Mayo Clinic specialists start with the least-invasive treatments possible:
- A wrist splint can provide temporary pain relief if your wrist is stable (synovitis, arthritis or degenerative tear). Mayo Clinic specialists may suggest modifying your activities (changing your golf or tennis swing, for example) to provide long-term relief.
- A wrist and forearm cast may be recommended if you have a recently ruptured ligament or dislocated tendon. It can take four to six weeks for the injured tissue to heal.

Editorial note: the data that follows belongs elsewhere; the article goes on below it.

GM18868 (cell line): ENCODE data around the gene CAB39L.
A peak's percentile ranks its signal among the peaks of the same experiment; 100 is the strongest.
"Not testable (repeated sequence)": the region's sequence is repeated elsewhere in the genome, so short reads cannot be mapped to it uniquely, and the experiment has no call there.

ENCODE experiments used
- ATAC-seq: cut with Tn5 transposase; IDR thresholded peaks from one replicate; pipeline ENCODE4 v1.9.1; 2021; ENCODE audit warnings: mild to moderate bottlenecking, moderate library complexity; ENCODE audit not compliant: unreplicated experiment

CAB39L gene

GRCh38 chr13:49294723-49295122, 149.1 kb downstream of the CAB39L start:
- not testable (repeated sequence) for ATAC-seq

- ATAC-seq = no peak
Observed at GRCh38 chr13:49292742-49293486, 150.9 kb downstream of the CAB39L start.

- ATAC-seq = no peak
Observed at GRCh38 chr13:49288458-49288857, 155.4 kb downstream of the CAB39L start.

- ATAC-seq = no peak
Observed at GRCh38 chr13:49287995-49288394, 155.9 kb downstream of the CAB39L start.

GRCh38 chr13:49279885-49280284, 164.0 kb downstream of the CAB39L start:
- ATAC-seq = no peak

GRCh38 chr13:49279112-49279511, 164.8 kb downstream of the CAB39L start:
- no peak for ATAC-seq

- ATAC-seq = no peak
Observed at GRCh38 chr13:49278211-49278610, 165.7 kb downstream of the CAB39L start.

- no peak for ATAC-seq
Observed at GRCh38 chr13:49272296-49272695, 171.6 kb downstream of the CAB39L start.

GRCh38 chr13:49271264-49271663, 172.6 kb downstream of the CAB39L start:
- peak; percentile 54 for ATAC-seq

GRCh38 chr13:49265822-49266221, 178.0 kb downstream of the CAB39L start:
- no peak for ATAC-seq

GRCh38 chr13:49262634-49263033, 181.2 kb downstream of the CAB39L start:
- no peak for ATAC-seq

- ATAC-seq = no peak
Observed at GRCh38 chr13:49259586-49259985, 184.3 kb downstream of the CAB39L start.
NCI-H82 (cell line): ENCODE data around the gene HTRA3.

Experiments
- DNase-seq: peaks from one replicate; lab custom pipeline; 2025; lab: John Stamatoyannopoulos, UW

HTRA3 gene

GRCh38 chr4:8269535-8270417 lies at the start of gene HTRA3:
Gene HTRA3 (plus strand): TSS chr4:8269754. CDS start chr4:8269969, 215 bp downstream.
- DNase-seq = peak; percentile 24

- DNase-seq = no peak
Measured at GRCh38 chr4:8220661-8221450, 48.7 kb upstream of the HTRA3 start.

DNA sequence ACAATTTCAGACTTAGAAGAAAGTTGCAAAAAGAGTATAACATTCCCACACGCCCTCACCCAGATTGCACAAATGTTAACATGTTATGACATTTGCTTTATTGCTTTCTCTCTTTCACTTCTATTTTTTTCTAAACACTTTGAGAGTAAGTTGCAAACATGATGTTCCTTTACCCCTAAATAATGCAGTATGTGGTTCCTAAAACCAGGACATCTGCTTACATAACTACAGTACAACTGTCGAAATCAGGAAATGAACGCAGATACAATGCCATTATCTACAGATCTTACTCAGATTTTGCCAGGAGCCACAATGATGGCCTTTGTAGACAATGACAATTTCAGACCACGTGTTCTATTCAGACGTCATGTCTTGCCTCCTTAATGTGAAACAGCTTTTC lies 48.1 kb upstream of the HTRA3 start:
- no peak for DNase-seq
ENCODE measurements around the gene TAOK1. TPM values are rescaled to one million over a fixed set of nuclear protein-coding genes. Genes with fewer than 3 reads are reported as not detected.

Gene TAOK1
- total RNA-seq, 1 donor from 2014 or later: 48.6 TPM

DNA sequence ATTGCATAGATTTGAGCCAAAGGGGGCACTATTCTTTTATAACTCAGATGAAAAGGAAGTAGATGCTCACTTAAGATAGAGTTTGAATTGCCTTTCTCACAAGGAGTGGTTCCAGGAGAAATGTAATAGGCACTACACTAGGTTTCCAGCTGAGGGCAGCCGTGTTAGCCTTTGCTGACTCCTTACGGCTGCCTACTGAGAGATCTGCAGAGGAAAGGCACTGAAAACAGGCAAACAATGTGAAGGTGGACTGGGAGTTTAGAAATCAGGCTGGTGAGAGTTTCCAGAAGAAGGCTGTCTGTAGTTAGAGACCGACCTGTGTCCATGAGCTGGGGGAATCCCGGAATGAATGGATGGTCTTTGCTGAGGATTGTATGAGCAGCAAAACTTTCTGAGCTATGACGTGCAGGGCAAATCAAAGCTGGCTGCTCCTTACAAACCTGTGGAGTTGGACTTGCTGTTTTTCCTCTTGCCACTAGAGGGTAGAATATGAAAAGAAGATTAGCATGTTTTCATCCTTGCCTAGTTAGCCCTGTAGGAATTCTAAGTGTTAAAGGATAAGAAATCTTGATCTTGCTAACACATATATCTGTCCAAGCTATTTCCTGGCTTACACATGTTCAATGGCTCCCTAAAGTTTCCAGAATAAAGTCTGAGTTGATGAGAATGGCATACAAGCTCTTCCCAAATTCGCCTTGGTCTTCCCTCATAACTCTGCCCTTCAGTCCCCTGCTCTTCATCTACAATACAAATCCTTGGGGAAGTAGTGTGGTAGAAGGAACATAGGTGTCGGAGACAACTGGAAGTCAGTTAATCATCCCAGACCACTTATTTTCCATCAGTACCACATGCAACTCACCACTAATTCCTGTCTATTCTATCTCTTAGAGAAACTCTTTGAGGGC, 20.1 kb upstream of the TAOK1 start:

- Cortisone injections can relieve pain.
Mayo Clinic specialists usually recommend minimally invasive (arthroscopic) surgery if:
- Your pain persists after other treatments
- You have a split UT ligament
- You have older (chronic) tissue damage from a degenerative condition
Arthroscopic surgery is done through several small incisions instead of one large one.
More extensive surgery may be needed if you have an older ligament or tendon injury. Injured tissue stiffens and deteriorates over time. It usually can't be repaired and must be replaced. The options include substituting a tendon for a ligament or rebuilding the joint.
After surgery your wrist and forearm will be in a cast for about six weeks. Mayo Clinic specialists will show you exercises to increase your wrist's range of motion. You may need occupational therapy. You can expect your wrist to recover its full strength within a few months.
Feb. 14, 2011